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An Edible History of Humanity

by Tom Standage

An Edible History of Humanity by Tom Standage X
An Edible History of Humanity by Tom Standage
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There are currently 15 member reviews
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  • Kevin (Highland UT)
    An Edible History of Humanity
    The author puts forward his views that all large transformations in history were caused, enabled or influenced by food. The change as humans left hunter-gatherer societies and become agrarian societies allowed people to have the ability to stay in one place, to own personal items (because they did not have to carry them), to grow into various class distinctions, to eventually allow those in control to have others get food for them. The author argues that food (or the lack thereof) was the main reason for wars to occur.
    A very interesting history. I was not expecting much but enjoyed the book. I don't think I will ever look at corn in the same way again.
  • Margie (Fairfax VA)
    Review of An Edible History of Humanity
    Tom Standage’s latest book presents history through the prism of food: how improvements to food production, food storage, and food distribution allowed for dramatic changes in human society – for example, empowering the transformation from a hunter-gatherer society to that of settled farmers. The author also examines other issues – such as the local food movement – in a balanced way, presenting the merits on both sides of the argument in an effort to find the middle ground. The text is presented in a very readable style, and even though it is essentially a history book, a comprehensive knowledge of world history is not a prerequisite for enjoyment.
  • John (Steilacoom WA)
    An Edible History of Humanity
    I found this to be an informative account of the impact of agriculture, and in some cases of specific foods, on human history.

    I particularly enjoyed the accounts of the development of the spice trade and its impact on global exploration and the development of European colonial empires. There is also a good review of the failed attempts by the USSR and China to turn agriculture into productive state run collectives. The book is short enough not to get into too much minutiae but provides notes and a thorough bibliography for those seeking more information on specific subjects. I would recommend this to anyone interested in a good overview of this subject.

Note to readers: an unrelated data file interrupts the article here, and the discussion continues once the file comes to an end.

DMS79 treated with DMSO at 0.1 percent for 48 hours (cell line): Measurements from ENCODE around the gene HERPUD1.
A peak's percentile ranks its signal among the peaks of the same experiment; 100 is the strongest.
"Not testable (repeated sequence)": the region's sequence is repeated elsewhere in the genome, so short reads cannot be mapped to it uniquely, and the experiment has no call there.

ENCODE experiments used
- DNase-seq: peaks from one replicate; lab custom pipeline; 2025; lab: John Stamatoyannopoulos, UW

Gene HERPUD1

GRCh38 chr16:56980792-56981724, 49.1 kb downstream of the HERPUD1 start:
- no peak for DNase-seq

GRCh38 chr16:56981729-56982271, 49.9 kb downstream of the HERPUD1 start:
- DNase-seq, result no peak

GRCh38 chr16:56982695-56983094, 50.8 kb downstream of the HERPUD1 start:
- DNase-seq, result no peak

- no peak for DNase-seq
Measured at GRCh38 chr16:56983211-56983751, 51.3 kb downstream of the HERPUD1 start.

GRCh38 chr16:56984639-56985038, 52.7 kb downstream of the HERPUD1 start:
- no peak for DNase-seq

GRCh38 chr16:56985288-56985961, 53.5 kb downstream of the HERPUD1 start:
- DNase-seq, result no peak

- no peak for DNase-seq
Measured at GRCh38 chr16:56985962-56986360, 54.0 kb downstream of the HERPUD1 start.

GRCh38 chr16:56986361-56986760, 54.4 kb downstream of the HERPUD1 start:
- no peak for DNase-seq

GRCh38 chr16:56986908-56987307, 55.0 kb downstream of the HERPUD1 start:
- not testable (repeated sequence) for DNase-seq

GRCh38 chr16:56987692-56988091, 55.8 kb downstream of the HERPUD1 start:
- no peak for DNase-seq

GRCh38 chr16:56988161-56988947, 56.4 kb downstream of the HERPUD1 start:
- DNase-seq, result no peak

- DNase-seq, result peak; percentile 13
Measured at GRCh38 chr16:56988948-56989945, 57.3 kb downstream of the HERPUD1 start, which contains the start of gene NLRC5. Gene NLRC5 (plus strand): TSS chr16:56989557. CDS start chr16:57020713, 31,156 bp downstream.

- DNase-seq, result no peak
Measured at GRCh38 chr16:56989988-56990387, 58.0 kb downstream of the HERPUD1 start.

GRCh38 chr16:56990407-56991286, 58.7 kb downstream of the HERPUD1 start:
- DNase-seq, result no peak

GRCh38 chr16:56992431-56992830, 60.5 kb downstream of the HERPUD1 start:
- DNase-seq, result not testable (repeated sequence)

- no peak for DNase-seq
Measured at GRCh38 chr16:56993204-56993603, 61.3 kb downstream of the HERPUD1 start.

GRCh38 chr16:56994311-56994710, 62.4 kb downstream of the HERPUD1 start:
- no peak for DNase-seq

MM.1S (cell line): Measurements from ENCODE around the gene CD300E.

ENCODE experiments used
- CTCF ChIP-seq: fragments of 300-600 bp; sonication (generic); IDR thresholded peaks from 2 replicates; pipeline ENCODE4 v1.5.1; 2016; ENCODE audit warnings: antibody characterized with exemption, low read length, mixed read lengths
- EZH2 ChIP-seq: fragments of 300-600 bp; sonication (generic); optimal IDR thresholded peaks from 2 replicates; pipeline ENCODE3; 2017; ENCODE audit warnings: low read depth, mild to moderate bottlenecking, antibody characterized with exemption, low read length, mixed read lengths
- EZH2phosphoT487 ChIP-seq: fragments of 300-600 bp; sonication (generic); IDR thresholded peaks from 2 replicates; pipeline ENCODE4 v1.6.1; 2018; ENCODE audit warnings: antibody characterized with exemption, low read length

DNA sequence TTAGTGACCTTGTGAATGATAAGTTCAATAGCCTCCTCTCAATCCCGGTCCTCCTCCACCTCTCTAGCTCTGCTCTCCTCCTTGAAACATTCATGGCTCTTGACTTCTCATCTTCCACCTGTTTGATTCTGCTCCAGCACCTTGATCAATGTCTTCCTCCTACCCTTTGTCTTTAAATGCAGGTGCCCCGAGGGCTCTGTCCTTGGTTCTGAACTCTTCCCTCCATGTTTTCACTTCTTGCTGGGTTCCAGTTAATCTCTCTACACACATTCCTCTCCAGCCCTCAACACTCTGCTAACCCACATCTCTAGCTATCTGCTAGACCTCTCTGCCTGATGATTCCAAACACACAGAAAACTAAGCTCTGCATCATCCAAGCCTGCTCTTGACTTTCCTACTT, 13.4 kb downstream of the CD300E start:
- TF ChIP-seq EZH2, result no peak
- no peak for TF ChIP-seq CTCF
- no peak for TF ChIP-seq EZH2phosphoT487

• Elyse (Creswell OR)
    Good Book, but Rather Dry
    This book traces the connection between food and the rise of civilization, establishment of cities, the beginning of slavery, horticulture and mechanization – among many other things. Indeed, it seems from reading this book that it is food that is actually the root of all evil.

    It is rather dry reading, if you are a history buff you would probably enjoy it. I chose to read it because I am interested in all aspects of food, but found it less interesting as I went on.
  • Mary Ann (Louisville KY)
    Food For Thought
    An Edible History of Humanity is slow going in the first couple of chapters, but if you stick with it you will be rewarded with how food has been used for so much more than sustenance. I was eager to learn about the many different aspects of food's interaction with the nation's of the world. I recommend this book to anyone that loves history, and little known facts.
  • Heather (Brooklyn NY)
    Thoughtful, but not particularly inspired ...
    I am a little bit of a history buff, and this is a thoughtful and well-written look at how food has changed the course of human history. Certainly it filled in some gaps in my knowledge, particularly in relation to the spice trade; in fact, the mythology of how spices were acquired is one of the most fascinating parts of the book. Overall, though, this is not a "History is fun!" excursion. Chapters detailing the wholesale starvation of helpless populations by lunatic dictators are especially heartbreaking. Generally this is a sobering read, concise and logically laid out, but a bit bland. I didn't get any real feeling of passion from the author about his subject ... I kept feeling like something was "missing" from the book. It's good, yes, but not exceptional, and I wouldn't seek out this particular author again.
  • Janice (Holland MI)
    An Edible History . .. .
    An Edible History of Humanity is packed with information - at times interesting, and at other times really difficult to read through. This book would be well suited as additional reading for a college level history or sociology class. I would not recommend this as book club read.
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